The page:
The federal government, in a trial scheduled to begin on June 3, will rely on testimony from CEOs of New York’s largest publishing houses to argue that Apple brokered a conspiracy to raise the price of ebooks and harm its rival, Amazon.
According to a court filing released on Tuesday, CEOs of the same publishing houses that once rejected the price-fixing theory will now offer evidence to suggest they colluded with Apple in order to increase ebook prices. The case involves allegations that Apple and its late CEO Steve Jobs organized a conspiracy with the Big Six publishers to introduce a commission-style pricing system in order to wrest pricing power from Amazon.
The new filing, posted below, says that the CEOs of Macmillan, Hachette, Harper Collins, Simon & Schuster and Random House will testify about various aspects of Apple’s role in the alleged conspiracy. All of these companies with the exception of Random House were also named in the antitrust lawsuit brought by the Department of Justice and agreed to settle the case last year.
The government’s new filing says Macmillan CEO John Sargent is expected to testify that:
“[T]he deal that 5 of us did with Apple meant someone was gonna have to do it. Just luck of the draw that it was me. . . . The optics make it look like I stood alone, but in the end I had no doubt that the others would eventually follow.”
Such evidence could prove damaging to Apple, which is also expected to confront testimony from Amazon executives. Apple will also be forced explain a growing list of possibly incriminating comments and emails. One of these, cited by the government to show Apple played an active role in the price changes, describes SVP of internet software and services Eddy Cue telling Jobs:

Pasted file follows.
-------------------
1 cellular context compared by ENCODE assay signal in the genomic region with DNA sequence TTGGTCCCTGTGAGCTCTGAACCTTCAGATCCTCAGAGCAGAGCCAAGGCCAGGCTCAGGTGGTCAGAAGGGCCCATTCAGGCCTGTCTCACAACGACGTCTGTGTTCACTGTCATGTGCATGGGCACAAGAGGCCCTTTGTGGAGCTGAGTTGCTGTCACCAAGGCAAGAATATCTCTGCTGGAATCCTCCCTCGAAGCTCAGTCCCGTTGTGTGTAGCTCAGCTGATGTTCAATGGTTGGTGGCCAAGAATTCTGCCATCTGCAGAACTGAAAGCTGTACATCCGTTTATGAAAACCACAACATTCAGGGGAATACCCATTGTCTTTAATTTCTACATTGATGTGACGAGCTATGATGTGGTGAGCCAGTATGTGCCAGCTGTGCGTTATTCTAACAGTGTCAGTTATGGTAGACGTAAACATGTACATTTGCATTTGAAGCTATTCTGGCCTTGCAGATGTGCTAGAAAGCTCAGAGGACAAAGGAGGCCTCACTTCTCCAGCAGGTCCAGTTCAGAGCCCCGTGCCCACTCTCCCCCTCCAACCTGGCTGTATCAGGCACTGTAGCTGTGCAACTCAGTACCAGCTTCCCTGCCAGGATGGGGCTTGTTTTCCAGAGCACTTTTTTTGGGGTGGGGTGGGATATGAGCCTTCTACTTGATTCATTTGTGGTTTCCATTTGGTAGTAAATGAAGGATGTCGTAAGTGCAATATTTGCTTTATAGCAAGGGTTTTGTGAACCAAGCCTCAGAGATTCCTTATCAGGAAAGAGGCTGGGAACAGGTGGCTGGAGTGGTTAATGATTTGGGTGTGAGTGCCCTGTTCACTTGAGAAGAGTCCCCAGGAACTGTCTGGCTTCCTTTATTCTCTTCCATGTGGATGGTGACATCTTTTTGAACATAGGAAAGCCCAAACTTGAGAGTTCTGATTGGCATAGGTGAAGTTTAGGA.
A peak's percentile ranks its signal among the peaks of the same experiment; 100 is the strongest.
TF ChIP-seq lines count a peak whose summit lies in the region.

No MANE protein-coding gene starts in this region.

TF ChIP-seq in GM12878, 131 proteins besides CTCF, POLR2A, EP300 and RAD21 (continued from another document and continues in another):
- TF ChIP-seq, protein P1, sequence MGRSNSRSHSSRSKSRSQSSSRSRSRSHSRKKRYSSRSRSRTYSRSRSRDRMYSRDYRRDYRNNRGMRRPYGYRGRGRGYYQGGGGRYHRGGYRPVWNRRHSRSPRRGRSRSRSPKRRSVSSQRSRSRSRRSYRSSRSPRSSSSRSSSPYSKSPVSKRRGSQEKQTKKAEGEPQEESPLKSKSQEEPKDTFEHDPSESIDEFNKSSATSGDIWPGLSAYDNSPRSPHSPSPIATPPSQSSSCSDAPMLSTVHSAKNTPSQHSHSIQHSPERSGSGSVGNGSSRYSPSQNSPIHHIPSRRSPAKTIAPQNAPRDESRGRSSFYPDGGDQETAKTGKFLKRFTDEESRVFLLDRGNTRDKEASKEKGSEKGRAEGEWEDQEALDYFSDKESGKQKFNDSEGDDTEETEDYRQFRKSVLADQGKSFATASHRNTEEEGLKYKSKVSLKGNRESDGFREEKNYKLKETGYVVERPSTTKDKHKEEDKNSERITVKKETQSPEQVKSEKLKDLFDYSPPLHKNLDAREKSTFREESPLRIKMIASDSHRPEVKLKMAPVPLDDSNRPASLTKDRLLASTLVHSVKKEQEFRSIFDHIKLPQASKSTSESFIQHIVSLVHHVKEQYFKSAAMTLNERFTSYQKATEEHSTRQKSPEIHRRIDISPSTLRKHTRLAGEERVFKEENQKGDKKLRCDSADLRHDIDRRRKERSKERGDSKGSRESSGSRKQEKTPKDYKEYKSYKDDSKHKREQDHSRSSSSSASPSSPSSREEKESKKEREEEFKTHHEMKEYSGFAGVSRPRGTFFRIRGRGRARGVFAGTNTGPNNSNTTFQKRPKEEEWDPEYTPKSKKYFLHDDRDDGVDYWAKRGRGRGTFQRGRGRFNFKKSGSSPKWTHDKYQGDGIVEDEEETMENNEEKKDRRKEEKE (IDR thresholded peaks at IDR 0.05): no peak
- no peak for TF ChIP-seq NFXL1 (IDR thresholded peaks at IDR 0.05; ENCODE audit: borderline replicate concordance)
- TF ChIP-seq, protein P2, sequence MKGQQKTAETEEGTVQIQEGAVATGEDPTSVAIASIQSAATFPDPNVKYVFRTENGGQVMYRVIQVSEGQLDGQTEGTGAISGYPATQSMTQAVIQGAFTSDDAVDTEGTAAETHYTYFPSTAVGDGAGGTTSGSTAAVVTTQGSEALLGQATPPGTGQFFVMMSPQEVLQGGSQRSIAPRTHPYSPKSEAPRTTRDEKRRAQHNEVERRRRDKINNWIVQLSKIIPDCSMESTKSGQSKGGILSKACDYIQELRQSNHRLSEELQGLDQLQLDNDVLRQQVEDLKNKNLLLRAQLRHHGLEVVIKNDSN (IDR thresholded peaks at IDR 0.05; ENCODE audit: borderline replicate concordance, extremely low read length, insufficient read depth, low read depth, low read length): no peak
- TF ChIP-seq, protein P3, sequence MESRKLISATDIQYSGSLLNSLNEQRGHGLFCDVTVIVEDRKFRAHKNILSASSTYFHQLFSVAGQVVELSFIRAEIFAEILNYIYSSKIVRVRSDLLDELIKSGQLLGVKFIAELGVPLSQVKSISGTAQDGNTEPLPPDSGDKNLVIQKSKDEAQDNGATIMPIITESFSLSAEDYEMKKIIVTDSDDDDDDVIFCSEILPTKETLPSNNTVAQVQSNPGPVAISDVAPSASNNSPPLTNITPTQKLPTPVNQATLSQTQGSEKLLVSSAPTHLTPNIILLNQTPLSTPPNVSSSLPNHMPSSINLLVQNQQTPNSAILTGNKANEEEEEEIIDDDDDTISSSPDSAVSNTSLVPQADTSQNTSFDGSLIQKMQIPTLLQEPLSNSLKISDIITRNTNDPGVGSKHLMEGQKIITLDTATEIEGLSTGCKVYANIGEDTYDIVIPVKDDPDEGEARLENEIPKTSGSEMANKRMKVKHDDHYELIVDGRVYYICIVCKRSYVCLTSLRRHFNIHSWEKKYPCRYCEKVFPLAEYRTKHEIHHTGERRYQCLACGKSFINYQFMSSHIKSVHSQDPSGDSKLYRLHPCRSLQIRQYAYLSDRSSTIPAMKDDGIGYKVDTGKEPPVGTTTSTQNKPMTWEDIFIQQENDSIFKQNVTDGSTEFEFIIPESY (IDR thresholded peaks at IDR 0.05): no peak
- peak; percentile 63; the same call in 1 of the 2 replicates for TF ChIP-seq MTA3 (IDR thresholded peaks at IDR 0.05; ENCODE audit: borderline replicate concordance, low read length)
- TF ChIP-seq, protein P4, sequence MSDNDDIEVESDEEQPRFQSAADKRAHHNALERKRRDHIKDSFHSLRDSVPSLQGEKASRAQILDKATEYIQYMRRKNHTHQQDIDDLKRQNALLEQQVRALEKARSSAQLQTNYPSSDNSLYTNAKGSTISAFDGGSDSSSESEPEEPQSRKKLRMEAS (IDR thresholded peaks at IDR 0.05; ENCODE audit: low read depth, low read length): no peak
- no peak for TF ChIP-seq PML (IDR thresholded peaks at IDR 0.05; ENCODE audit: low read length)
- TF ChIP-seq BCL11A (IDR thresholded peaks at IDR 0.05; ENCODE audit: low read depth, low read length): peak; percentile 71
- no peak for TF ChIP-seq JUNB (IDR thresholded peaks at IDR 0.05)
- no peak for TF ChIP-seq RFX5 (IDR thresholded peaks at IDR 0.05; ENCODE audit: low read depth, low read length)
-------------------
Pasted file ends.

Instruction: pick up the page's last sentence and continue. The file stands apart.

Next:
“In the end, they want us and see the opportunity we give them but they’re scared to commit! It [has] less to do with the terms and more about the dramatic business change for them. . . . They just have to get some balls.”
The new filing also includes the views of other prominent executives, including News Corp’s Rupert Murdoch. According to Harper Collins CEO Brian Murray, Murdoch was “pissed at Amazon” and wanted to “screw Amazon.”
In its own filings, Apple maintains its long-held position that it is not a “ringmaster” of a conspiracy, as the government alleges, but that it simply offered the same pricing system, which is based on a 30 percent commission, that it offers to any company that sells through its iTunes store. Apple also maintains that it helped to create competition at a time when Amazon dominated the ebook market.
The next important step of the proceedings will take place on May 23, when the parties meet before U.S. District Judge Denise Cote for a pre-trial conference.
Here’s the filing (all 156 pages of it!) with some of the key points underlined:
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